The Incredible Shrinking Industry

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Over 11,150 Facebook comments. Within 48 hours of the initial post, that’s how many fans turned to the Annie’s Facebook page to voice their opinions over the announcement that General Mills was buying the 25-year-old company.

As you can imagine, the comments have been mostly negative. But what’s really at the heart of them, and what does the situation say about the current state of the food industry?

Hopping over to the Dark Side?
So, let’s start with the facts. Annie’s was founded in 1984 by Annie Withey and Andrew Martin to bring families a healthy option for natural macaroni and cheese. With her pet bunny, Bernie, as the company’s iconic mascot, Annie’s mac ‘n cheese, crackers, condiments and more have become staples in the pantries of millions of U.S. households. Non-GMO, natural ingredients and sustainable business practices are standards that shoppers have come to expect of the brand.

Company CEO John Foraker said on Facebook that once Annie’s becomes a part of General Mills, nothing will change about the company’s mission, culture and values. The buy-out, he stated, will open a new, exciting chapter in Annie’s history. The problem is that shoppers are very afraid of what might be written in these pages.

On Facebook, outrage over Annie’s new parent company being a supporter of genetically modified (GM) ingredients—and a financial contributor to anti-GM labeling campaigns—was a recurring theme, as was frustration and sadness over the loss of another successful small business. There was also fear over whether Annie’s could continue to maintain its standards for quality and sustainability with General Mills controlling the purse strings.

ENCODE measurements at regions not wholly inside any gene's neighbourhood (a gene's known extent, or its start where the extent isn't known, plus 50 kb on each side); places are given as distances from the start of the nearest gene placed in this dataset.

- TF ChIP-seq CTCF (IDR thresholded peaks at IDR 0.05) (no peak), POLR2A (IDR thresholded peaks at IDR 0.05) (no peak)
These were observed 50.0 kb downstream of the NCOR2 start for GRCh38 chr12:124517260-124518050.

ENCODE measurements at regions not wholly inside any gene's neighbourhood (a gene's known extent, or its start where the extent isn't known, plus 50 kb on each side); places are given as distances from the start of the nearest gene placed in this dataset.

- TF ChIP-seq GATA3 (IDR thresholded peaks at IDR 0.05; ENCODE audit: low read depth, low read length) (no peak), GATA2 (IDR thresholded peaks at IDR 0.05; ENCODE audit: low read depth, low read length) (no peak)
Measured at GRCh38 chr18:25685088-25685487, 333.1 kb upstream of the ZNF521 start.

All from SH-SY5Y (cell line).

To its credit, Annie’s social media team did an incredible job of attempting to reply to the deluge of unhappy fans, but many shoppers still say they won’t buy the company’s products any more. It’s a sad day for many cheddar bunny lovers, for sure.

Behind the Bucks
I, too, feel some sorrow over the shrinking number of family-owned and small businesses in our industry, but I also see something positive. General Mills will pay $820 million for Annie’s. That’s a huge price tag, and more than it has ever paid for a natural/organic brand. But why? With incredible resources at its disposal, General Mills could certainly have developed its own natural/organic brand of Annie’s-like products. It didn’t.

I believe the food mega-company felt intimidated, to an extent, by something synonymous with many industry brands, and that’s  authenticity. Indeed, the honesty of a brand is something you just cannot whip up in a lab and market from a conference room. At a company’s core must lie a commitment to doing the right thing above and beyond financial gain. Huge food companies can no longer afford to ignore this fact or the power of natural companies to offer clean products made by ethical individuals.

There’s a huge difference between slapping an organic seal on a product and making a truly clean product. While the conglomerates can buy brands, they can never buy authenticity, something packaged within so many of the independent brands sold in your store. Shoppers know this fact well.

So, in the end, General Mills wants a piece of this, which says to me that the magic combination of ethical/natural/sustainable is incredibly valuable, in demand and worth investing in. The tides of shopper preferences for their food supply are turning, and mega-brands are starting to react. As long as our industry continues to offer products and brands that the big food giants are jealous of, I think we’re doing our job. WF

Kaylynn Chiarello-Ebner
Editor/Associate Publisher

Published in WholeFoods Magazine, October 2014